The Genius of Nobu
Nobuyuki Matsuhisa: gastronomic genius. Robert De Niro: Hollywood headliner. Together, they form a formidable duo.
The year is 1994. De Niro strikes his first partnership with Matsuhisa, the chef to the stars known to them as Nobu, to open the eponymous restaurant in New York. That flagship in Tribeca would become the genesis of a veritable dining empire.
Today, Nobu restaurants span five continents, from Melbourne to Manila, Moscow to Milan, Miami to Mexico City. Although each is characterised by timelessly chic interiors and enviable real estate — think Mayfair in London and The Palm in Dubai — the Doha outpost is extra special. This is the only freestanding Nobu in the world.
A meandering road hugging the marina of the Four Seasons Hotel Doha leads one to its very edge. Here, dramatically surrounded by waters of the Arabian Gulf, stands the solitary building, concentric in shape and resembling a spacecraft upon approach. The design, as it turns out, is inspired by a coiled shell, architect David Rockwell’s subtle nod to the humble beginnings of Doha as a pearl diving village.
This theme runs throughout the interiors of the tri-storey, 26,000 square-foot structure. Spherical lamps of blown glass dangle over the main dining area like clusters of luminous pearls. Closely arranged rows of taut, jute-like rope cascade across the room; they mimic fishing nets and also artfully function as diaphanous barriers. The two indoor bars, one exclusively non-smoking, are named White Pearl and Black Pearl.
While every element down to the distance between tables is meticulously calibrated to live up to the reputation of Nobu restaurants being among the hippest on earth, the primary allure remains rooted in the food. Chef Nobu preserves the rudiments of classical Japanese cuisine as he infuses flavours from his travels, plating them together with a certain suave that can only be described as culinary sex appeal.
Case in point: the yellowtail sashimi with jalapeño. Triangular slices of grain-fed hamachi arranged in a six-point star tread in a shallow plash of yuzu dressing. The heat from the spicy pepper emboldens this mild fish but is then tamed by the coolness of fresh cilantro. Both bursts of green are the influence of Chef Nobu’s time in Peru during the 1970s, when he had to incorporate local ingredients into his cooking. But what began out of necessity has morphed into a Nobu hallmark.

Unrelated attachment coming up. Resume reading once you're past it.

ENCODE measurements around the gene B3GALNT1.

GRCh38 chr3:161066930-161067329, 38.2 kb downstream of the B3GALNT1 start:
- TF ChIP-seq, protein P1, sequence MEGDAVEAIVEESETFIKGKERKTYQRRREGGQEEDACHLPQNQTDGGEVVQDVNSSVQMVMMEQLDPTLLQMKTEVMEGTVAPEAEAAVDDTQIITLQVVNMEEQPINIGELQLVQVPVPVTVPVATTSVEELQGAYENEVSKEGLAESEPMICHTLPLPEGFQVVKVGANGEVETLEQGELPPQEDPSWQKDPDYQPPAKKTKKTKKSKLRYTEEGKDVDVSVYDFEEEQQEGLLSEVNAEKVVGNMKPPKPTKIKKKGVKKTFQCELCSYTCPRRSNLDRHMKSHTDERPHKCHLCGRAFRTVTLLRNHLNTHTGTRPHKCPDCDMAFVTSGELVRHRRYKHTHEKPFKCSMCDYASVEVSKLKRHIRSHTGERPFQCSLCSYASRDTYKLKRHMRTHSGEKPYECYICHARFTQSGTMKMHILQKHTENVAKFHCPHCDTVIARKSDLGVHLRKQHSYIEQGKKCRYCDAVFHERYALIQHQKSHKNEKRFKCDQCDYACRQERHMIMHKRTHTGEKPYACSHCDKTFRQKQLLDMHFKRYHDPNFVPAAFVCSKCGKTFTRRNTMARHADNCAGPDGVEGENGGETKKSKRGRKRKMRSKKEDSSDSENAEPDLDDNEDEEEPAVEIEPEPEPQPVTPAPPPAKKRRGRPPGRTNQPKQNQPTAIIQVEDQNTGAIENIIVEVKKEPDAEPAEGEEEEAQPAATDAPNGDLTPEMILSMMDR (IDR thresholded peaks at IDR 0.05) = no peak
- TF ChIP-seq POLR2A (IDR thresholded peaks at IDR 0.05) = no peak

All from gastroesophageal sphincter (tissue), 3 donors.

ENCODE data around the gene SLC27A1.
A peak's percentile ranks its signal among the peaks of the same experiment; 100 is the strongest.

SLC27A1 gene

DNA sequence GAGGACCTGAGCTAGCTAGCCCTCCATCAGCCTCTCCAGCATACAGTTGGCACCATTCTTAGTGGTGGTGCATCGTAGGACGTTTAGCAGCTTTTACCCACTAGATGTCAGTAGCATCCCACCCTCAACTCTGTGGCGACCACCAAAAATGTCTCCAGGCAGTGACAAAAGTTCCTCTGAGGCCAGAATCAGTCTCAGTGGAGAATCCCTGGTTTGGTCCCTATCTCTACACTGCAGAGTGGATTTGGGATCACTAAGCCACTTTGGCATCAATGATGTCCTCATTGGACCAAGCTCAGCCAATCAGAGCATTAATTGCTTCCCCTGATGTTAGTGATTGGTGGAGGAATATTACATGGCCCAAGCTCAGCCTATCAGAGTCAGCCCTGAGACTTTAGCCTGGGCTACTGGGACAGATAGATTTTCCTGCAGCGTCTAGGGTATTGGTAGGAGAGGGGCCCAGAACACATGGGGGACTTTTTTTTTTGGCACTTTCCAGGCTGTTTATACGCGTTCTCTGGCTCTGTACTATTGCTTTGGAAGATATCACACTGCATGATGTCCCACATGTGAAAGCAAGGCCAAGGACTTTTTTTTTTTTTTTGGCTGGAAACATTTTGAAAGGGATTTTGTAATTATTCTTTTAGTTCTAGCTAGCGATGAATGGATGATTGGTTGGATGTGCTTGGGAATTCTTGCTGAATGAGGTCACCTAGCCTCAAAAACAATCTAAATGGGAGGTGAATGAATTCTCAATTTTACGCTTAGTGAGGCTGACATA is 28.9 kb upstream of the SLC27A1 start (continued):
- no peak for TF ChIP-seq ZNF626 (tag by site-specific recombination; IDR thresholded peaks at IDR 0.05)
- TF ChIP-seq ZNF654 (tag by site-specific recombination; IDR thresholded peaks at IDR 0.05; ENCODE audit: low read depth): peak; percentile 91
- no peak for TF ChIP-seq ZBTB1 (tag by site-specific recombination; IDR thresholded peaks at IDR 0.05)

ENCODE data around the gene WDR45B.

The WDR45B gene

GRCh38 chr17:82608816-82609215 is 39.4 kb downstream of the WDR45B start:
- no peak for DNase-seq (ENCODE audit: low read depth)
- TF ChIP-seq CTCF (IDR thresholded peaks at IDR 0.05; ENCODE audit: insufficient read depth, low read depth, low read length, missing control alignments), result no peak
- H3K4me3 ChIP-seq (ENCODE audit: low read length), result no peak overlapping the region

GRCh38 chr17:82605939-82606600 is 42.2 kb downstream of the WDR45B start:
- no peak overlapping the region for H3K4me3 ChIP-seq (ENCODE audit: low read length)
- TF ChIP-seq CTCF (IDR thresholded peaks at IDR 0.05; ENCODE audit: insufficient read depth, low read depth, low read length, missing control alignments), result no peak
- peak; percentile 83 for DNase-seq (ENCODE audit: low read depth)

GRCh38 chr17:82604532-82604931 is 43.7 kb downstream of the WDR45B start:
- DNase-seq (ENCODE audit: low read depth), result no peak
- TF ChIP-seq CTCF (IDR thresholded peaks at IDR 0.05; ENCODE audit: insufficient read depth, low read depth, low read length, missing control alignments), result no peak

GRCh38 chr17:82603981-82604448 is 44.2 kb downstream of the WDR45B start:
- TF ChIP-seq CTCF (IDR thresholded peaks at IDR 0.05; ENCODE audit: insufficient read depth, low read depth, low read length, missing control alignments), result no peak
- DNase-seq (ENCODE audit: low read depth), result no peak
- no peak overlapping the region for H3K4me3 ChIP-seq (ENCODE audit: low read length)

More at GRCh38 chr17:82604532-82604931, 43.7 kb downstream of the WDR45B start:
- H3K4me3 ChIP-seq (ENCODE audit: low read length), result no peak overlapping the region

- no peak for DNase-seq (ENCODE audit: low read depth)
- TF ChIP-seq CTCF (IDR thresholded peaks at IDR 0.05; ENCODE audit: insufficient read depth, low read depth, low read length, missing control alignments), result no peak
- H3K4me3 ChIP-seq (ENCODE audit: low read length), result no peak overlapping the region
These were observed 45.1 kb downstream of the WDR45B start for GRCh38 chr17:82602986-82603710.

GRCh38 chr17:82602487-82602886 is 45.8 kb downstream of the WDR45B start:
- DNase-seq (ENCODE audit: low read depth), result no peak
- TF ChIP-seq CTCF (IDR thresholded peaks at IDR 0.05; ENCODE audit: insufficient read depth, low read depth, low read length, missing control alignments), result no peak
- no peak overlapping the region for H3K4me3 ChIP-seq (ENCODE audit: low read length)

The Doha menu contains a seamless collection of Peruvian-Japanese crossovers such as shimeji spicy ponzu tacos. Mini taco shells no larger than a clementine wedge act as a vessel for mushrooms marinated in a citrusy dressing. The filling is light, tart, and palate-cleansing, while the salty, crunchy tortilla induces cravings for more… this time filled with tofu.
Another standout from the fusion list is whitefish tiradito sushi rolls, displaying a kind of reverse cultural immersion. At its heart, tiradito is sashimi-inspired ceviche, an imprint of Japanese migration to Latin America. Instead of being cubed and cured in citrus juice to produce ceviche, raw fish is sliced and only lightly seasoned with citrus prior to serving. Typically, tiradito is served as is. But Nobu takes it back to his homeland with the shari and seaweed, resulting in a sushi every bit as international as it is imaginative.
Of course, no visit is complete without the signature black cod yuzu miso. A centuries-old Japanese classic, the dish has been modernised and popularised by Nobu with his twist of a smooth, honey-like sauce. The fish is steeped in a marinade of mirin, sake, miso and sugar for days so that when roasted, its buttery flesh takes on a rich sweetness. The balance of seasoning and smoothness is almost sensual, lingering on the palate and mind before being etched into memory.
Japanese cuisine is distinguished by subtlety, a characteristic exemplified in the new-style scallop sashimi. Tender slices of scallop are flash-seared in hot sesame and olive oil… that wink-long second adding a hint of smoke without altering the texture of the mollusk.
Yet those with a penchant for loud flavours will find excitement in the likes of rock shrimp tempura coated in yuzu-accented spicy mayonnaise. The marriage of deep-fried with creamy sauce never fails to please crowds – it’s a bestseller across the globe and no different in Doha.
Still, nothing quite captures the essence of Chef Nobu’s cooking better than the comfort of familiar food made flawlessly. A freshly baked chocolate ganache, its warm and oozing interiors housed in pillowy cake; a scoop of green tea ice cream; the contradictions of hot and cold placed on opposite ends of a bento box to be savoured together. Simple. Delicious. And beautiful to behold.
The genius of Nobu.
**This article appears in Bespoke International**
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